Land use data is critically important to the work of the California Department of Water Resources (DWR) and other state, regional and local agencies as they work to implement California’s first groundwater regulation, the Sustainable Groundwater Management Act (SGMA).

Understanding the impacts of land use, crop location, acreage and management practices on environmental attributes and resource management is an integral step in implementing the SGMA. SGMA calls for locally established Groundwater Sustainability Agencies (GSAs) in high- and medium-priority areas to reach sustainability within 20 years of establishing their Groundwater Sustainability Plans; this is an effort to bring groundwater basins into a balance of pumping and recharge. To meet these requirements and many others, a spatial mapping base layer is essential for reliable analysis and effective decision-making.

To develop this data, quality imagery at multiple points throughout the year is critical. Land IQ, an agricultural and environmental consultancy, integrates crop production knowledge with detailed ground truth information and multiple satellite and aerial imagery resources to conduct remote sensing land use analysis at the field scale. Maxar’s SecureWatch subscription service provides instant access to a library of images that Land IQ uses in its mapping process. To support SGMA implementation, Land IQ has developed a comprehensive and accurate spatial land use database for DWR, covering more than 14.2 million acres of agricultural, urban and managed wetlands.

Historically, this land use data had been collected through periodic field surveys that identified agricultural crops and other land uses within each county. However, with existing methods, these surveys were infeasible for statewide collections. As a result, there had been no publicly available comprehensive, current data resource for accurate field-scale land use statewide. Yet with the development of SGMA, DWR was required to provide datasets for local and state agencies for informed decision-making.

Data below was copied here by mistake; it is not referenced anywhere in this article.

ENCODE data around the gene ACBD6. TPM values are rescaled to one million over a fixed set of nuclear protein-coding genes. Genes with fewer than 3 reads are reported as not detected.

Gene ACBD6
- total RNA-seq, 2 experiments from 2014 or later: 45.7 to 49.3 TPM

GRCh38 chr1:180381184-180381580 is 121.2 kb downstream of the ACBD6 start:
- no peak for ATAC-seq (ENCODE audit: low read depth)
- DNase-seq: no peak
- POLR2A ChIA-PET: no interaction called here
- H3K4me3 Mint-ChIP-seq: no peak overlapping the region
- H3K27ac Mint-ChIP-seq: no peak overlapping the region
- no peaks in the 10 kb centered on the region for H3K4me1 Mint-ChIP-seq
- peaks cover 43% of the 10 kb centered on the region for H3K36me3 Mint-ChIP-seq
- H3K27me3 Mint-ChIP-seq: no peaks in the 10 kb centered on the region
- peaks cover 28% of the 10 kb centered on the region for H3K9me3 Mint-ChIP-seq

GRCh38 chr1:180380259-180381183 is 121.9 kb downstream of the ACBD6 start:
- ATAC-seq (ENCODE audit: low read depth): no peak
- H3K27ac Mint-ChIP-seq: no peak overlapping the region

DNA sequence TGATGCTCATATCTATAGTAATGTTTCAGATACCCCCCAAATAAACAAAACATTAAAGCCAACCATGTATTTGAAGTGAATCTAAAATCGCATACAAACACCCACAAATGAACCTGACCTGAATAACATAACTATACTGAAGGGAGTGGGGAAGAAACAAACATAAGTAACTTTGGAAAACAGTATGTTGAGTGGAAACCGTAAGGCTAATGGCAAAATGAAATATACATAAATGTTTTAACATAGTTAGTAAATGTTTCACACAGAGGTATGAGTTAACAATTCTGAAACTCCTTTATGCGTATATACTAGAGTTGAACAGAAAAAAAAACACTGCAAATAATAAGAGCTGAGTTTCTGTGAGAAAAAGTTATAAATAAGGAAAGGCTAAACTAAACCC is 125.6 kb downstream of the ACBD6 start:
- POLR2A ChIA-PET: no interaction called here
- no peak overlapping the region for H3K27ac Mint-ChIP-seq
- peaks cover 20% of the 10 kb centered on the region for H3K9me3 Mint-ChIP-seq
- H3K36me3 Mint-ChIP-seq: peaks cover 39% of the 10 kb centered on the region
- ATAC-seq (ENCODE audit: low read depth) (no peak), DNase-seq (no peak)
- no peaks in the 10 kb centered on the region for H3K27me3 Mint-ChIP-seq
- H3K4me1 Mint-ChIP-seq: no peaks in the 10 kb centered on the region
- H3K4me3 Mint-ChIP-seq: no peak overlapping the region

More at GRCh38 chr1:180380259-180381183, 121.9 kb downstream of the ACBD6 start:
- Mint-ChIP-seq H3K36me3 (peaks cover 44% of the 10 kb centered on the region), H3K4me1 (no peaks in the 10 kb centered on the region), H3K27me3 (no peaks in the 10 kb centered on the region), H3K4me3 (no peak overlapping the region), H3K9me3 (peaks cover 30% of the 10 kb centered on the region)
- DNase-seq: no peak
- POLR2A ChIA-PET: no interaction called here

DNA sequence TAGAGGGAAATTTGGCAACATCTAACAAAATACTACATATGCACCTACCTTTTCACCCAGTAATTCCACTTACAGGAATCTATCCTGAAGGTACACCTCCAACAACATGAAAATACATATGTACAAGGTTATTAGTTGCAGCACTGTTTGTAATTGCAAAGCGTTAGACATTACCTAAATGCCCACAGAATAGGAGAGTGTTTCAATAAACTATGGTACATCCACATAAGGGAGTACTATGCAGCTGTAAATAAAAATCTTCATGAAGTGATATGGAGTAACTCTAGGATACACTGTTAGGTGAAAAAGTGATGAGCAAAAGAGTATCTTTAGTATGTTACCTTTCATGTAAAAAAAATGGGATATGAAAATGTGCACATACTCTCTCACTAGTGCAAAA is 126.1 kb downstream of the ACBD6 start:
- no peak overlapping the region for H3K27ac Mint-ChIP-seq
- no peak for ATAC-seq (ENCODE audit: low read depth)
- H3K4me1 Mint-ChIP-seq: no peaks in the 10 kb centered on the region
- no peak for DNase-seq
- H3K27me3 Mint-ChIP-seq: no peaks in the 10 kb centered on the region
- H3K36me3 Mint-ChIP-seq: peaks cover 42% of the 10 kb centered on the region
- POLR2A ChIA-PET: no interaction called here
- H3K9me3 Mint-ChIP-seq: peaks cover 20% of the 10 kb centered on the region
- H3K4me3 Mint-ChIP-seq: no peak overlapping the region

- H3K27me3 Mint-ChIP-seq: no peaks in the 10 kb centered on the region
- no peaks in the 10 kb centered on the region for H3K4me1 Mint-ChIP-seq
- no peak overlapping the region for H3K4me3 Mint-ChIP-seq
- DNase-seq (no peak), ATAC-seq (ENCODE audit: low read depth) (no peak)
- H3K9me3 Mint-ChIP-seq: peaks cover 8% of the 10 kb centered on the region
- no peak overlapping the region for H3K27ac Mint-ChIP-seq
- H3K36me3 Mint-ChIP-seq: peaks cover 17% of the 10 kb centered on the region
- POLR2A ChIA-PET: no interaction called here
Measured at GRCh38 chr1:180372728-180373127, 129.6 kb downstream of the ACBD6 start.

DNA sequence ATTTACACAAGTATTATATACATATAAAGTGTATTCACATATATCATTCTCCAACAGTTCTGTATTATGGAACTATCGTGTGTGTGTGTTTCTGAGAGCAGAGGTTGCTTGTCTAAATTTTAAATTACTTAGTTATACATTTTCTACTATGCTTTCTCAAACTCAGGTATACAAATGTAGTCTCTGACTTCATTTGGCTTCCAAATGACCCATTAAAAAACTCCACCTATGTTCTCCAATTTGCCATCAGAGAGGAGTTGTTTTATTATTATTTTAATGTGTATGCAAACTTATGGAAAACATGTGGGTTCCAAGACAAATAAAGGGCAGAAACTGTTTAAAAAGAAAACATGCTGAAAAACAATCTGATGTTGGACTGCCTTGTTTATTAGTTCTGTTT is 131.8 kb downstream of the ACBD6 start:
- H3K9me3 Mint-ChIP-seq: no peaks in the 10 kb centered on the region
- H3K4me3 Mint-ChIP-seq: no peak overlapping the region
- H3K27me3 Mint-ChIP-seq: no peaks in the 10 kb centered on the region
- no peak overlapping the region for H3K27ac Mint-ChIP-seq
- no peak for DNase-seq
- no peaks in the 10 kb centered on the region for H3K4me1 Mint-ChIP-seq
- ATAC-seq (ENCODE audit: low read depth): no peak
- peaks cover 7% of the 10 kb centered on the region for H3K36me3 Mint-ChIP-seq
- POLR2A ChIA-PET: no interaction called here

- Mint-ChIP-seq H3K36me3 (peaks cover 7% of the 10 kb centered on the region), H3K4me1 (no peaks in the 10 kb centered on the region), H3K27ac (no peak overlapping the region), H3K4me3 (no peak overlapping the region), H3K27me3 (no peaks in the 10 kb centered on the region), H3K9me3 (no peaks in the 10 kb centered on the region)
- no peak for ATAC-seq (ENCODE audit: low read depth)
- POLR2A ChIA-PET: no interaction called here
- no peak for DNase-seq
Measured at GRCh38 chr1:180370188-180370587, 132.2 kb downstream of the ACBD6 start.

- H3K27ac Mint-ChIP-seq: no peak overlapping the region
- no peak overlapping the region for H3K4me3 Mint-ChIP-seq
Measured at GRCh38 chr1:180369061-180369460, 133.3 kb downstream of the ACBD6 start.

Land IQ’s field-level crop mapping is highly accurate, accounting for only the irrigated portion of the field, excluding buildings, roadways and other noncropped areas. Each color represents a different crop type.

In agriculture, some fields will produce multiple crops over the course of a year. DWR prefers to monitor water usage according to what’s called the “water year,” which is the 12-month period that starts on October 1. At Land IQ, the flexibility of the SecureWatch platform to filter imagery to particular dates (like the water year) and the frequency of available Maxar imagery help the database serve Land IQ’s needs.

To date, DWR has publicly released Land IQ mapping data for crop years of 2014, 2016 and 2018. This includes field-by-field classification of nearly 400,000 individually classified polygons with a minimum field size of 2 acres. The classification has been separated into approximately 40 crop categories that align with the DWR standard land use legend, with accuracies exceeding 96% for data released by Land IQ. In an era when land use drives water demand, every drop of water counts, and accurate land use is critical to determining water use.

This is an example of the dynamic nature of agriculture in California. Land IQ’s mapping demonstrates a single field in Monterey County, California, that had three crops of lettuce or leafy greens grown over the 2018 water year with peak production in April, June and September. Having the ability to filter Maxar imagery by date assists in this process.

In addition to using Land IQ’s land use mapping for water-resource planning, local groundwater agencies are also tasked with tracking a water budget and accounting for water use by different water users. To assist GSAs with tracking agricultural water use, Land IQ performs field-level consumptive water use estimates utilizing a data-driven remote sensing approach. These estimates are based upon extensive ground truth measurements and multiple satellite imagery resources. By using Maxar’s high-resolution satellite imagery via a SecureWatch subscription, Land IQ’s derived results exhibit a high level of resolution and accuracy.

The two images above compare Land IQ’s field-level consumptive use results utilizing Landsat (left) and Maxar (right). Land IQ utilizes Maxar’s high-resolution satellite imagery for more detailed and accurate consumptive use results.

SecureWatch tools make Maxar’s satellite imagery more useful and accessible to the Land IQ team. Team members can easily access the data through Esri ArcGIS platforms, which integrate into existing workflows, from anywhere and on any device. Access to Maxar’s 20-year imagery library provides flexibility that Land IQ relies on to efficiently and accurately create products, which have great impacts on land and water management in the entire state of California on its path to sustainably using groundwater.

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